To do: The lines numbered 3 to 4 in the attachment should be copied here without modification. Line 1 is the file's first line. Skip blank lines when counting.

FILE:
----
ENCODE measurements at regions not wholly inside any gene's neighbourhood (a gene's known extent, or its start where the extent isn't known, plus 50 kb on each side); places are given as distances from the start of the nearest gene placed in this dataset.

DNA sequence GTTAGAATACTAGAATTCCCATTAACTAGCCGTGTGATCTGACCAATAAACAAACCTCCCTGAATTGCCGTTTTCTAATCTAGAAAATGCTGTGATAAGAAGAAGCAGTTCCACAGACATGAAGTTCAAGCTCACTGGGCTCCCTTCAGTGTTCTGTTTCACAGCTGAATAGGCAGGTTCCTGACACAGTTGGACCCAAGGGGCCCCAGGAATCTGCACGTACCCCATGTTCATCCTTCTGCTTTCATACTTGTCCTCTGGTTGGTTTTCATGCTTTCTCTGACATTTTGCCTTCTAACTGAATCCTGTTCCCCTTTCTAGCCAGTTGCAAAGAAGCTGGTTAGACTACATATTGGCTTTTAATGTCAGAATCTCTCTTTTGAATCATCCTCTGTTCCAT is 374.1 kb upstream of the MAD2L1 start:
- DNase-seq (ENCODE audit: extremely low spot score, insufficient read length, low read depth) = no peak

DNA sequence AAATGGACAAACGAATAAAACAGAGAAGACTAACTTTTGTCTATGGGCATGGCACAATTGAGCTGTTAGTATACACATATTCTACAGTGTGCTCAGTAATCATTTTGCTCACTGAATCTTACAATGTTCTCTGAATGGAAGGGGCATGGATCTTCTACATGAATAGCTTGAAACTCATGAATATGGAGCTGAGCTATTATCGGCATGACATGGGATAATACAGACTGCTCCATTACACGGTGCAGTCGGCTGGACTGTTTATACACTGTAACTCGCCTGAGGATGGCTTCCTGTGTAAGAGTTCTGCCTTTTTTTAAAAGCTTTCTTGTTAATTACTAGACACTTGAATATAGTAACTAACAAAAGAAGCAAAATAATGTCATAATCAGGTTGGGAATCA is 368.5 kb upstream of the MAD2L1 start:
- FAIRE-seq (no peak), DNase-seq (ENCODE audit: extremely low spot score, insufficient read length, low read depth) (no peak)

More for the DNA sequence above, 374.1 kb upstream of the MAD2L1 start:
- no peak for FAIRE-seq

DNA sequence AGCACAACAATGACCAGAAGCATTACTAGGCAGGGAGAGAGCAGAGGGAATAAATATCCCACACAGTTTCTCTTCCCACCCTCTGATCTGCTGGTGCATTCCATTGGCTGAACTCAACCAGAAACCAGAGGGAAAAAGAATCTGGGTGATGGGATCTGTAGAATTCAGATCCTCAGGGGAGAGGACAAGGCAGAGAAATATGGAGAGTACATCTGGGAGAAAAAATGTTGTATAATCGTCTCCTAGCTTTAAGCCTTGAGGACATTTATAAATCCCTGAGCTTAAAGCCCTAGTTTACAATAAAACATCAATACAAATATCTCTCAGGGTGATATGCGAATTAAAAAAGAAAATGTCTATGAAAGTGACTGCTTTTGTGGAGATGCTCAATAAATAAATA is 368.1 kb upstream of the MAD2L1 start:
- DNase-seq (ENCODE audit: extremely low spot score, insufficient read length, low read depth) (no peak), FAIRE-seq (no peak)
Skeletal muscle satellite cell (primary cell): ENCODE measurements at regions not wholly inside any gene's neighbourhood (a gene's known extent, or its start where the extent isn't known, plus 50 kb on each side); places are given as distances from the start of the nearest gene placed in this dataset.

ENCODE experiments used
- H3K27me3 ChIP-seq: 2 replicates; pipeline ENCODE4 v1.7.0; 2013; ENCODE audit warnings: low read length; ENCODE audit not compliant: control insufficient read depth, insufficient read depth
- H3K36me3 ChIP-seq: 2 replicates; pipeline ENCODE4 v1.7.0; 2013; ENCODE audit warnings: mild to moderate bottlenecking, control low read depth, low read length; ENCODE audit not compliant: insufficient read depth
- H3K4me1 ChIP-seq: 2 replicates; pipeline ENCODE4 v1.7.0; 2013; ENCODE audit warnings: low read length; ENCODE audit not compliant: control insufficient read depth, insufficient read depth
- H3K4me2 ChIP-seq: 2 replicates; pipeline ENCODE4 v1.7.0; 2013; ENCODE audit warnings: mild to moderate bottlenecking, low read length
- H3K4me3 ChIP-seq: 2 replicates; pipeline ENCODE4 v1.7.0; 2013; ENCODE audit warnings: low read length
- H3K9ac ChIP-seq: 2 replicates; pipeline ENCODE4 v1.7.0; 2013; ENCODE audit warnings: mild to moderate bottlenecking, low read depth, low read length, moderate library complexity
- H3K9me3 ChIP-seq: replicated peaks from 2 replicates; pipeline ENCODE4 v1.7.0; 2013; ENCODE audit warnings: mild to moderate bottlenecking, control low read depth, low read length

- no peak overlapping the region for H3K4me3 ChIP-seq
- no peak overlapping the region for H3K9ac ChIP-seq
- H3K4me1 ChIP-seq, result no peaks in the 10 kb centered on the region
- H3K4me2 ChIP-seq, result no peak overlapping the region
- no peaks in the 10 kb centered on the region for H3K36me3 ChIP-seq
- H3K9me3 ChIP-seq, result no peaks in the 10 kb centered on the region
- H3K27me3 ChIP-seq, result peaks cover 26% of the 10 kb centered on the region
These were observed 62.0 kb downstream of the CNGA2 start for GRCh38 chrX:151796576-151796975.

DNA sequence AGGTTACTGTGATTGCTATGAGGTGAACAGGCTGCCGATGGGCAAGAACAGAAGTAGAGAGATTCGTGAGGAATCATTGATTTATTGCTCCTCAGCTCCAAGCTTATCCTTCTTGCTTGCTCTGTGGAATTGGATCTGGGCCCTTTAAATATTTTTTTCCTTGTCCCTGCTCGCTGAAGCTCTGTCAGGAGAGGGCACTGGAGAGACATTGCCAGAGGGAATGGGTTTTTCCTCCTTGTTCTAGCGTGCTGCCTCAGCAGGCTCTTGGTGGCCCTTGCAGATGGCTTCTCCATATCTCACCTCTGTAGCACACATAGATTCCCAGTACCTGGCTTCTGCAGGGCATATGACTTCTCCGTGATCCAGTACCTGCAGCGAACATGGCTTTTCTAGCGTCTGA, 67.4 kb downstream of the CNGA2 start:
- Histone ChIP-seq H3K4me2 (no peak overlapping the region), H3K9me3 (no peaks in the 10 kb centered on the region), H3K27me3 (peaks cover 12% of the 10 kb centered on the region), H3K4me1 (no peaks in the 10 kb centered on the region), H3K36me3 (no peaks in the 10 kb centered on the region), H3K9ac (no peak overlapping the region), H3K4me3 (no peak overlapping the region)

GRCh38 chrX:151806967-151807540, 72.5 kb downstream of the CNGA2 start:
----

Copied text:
- DNase-seq (ENCODE audit: extremely low spot score, insufficient read length, low read depth) = no peak

DNA sequence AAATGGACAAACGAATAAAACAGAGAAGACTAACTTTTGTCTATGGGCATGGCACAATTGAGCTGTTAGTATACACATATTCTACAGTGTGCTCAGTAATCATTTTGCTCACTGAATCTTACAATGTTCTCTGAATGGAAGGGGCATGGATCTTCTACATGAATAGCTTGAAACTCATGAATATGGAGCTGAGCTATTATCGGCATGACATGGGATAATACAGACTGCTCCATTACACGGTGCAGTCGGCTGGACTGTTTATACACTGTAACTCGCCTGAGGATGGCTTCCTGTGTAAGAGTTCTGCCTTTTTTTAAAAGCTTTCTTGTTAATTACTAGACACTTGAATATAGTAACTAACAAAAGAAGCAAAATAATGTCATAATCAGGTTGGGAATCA is 368.5 kb upstream of the MAD2L1 start: